Some modifiers used in the ASC are the same as those used by physicians, while others are unique to the ASC facility.  ASCs have their own modifiers for discontinued procedures. Modifier 73 Discontinued outpatient hospital/ambulatory surgery center (ASC) procedure prior to the administration of anesthesia is used when preparing for surgery has begun, but anesthesia has not been administered.

The patient is taken back to the “prep” area and has completed paperwork, etc. The reasons may be the patient has a low-grade temperature, or has eaten within the past four hours. The facility charges for the preparation, etc., but adds the modifier to show the procedure was not completed.

Modifier 74 Discontinued outpatient hospital/ambulatory surgery centers (ASC) procedure after the administration of anesthesia is used when the procedure is terminated after anesthesia is administered. Plans can pay from 25 percent to 65 percent of the allowable amount, based on the modifier and documentation of how much of the service was performed.

New modifier PT Colorectal cancer screening test; converted to diagnostic test or other procedure designates that screening colonoscopy was converted to a diagnostic or therapeutic service. For example, a patient presents to the ASC for a screening colonoscopy. He is not high-risk and has no symptoms or complaints. During the colonoscopy, a polyp is found in the sigmoid.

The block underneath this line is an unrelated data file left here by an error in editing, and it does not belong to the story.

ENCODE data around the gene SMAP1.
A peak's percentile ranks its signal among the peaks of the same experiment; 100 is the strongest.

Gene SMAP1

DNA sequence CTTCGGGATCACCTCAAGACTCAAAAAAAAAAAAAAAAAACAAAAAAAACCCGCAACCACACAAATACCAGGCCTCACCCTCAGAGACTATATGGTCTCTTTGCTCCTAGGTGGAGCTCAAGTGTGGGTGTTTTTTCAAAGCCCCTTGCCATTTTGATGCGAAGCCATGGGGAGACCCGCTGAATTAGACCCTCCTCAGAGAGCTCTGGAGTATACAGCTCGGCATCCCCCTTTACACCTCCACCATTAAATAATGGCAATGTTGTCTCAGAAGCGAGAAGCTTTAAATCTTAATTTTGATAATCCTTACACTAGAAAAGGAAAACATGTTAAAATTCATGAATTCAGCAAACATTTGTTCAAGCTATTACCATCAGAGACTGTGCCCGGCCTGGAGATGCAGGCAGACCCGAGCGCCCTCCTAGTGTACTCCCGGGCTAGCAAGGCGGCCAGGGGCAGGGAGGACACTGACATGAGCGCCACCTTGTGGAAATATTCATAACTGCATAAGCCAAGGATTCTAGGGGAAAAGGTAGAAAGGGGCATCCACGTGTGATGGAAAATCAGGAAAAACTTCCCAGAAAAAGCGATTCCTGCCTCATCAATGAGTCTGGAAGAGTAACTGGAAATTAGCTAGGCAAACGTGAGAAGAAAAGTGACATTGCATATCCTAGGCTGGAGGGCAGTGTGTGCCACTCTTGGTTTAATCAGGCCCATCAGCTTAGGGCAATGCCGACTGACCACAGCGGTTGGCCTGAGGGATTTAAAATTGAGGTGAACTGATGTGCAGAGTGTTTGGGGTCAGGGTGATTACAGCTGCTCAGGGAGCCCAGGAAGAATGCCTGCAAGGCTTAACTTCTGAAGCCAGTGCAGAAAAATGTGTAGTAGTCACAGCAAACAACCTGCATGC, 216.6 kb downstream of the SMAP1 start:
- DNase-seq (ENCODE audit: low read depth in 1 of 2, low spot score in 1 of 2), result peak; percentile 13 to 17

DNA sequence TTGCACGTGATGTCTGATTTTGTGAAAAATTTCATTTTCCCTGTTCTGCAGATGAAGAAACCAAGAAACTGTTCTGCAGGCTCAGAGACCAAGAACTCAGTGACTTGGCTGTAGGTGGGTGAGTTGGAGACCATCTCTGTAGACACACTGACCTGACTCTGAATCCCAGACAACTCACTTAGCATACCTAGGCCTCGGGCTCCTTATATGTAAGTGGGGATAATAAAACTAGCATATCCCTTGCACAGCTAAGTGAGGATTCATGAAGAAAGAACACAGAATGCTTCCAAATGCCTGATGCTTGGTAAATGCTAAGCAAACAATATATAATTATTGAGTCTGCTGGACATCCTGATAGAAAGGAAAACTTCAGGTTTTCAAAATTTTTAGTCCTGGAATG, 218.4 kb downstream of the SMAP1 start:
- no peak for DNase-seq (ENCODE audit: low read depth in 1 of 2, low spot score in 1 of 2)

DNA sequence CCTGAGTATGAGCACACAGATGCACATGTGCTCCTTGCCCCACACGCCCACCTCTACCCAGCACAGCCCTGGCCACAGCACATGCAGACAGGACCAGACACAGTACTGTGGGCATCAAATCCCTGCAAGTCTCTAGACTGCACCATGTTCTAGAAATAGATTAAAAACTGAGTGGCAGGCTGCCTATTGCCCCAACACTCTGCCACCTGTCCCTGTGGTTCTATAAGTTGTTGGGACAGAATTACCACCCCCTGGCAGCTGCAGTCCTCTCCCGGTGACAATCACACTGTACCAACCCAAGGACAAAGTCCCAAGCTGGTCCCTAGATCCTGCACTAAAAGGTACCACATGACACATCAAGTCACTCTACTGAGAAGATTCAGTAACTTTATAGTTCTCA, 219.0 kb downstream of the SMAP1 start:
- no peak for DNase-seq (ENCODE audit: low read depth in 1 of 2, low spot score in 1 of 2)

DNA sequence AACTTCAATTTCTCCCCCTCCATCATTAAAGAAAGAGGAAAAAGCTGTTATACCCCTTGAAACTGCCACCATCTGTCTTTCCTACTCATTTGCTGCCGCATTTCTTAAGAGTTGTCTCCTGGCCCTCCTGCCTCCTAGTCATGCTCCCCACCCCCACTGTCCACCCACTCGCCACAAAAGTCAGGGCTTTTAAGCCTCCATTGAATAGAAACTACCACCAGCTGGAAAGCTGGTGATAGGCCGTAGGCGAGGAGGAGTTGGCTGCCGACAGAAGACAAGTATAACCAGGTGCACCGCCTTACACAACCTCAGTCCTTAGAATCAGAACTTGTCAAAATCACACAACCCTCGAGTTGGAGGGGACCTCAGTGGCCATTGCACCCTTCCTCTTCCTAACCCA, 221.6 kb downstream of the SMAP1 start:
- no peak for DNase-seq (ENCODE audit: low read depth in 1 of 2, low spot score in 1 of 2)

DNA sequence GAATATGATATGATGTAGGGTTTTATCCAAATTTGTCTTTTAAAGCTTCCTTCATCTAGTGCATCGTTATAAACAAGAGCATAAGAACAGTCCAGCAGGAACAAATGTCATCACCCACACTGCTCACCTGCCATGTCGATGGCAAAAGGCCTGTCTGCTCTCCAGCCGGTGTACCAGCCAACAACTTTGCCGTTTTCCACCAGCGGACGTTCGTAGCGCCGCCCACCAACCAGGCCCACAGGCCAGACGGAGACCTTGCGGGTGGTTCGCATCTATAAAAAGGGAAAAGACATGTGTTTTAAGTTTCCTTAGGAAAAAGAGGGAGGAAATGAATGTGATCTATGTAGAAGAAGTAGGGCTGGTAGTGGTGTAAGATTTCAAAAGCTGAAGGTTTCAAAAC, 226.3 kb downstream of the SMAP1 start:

The ASC reports 45380 Colonoscopy, flexible, proximal to splenic flexure; with biopsy, single or multiple instead of 45378 Colonoscopy, flexible, proximal to splenic flexure; diagnostic, with or without the collection of specimen(s) by brushing or washing, with or without colon decompression (separate procedure) or G0121 Colorectal cancer screening; colonoscopy on individual not meeting criteria for high risk. Modifier PT designates the procedure was planned as a screening but resulted in a diagnostic procedure. For Medicare patients, this allows the procedure to be paid as a screening with no co-insurance.

If you feel staffing a skilled revenue cycle team for your ASC, is a challenge, consider outsourcing. Significant efficiencies and bottom-line improvements can be realized by partnering with a vendor that offers leading technology solutions and services throughout the continuum of care.

Medical Billers and Coders (MBC) offer complete transparency and control of the ASC revenue cycle along with key analytics, actionable insights, recommendations, and proven strategies. Such offerings will maximize the ASC’s efficiency, profitability, and physician disbursements. To know more about ASC billing and coding contact us at 888-357-3226/info@medicalbillersandcoders.com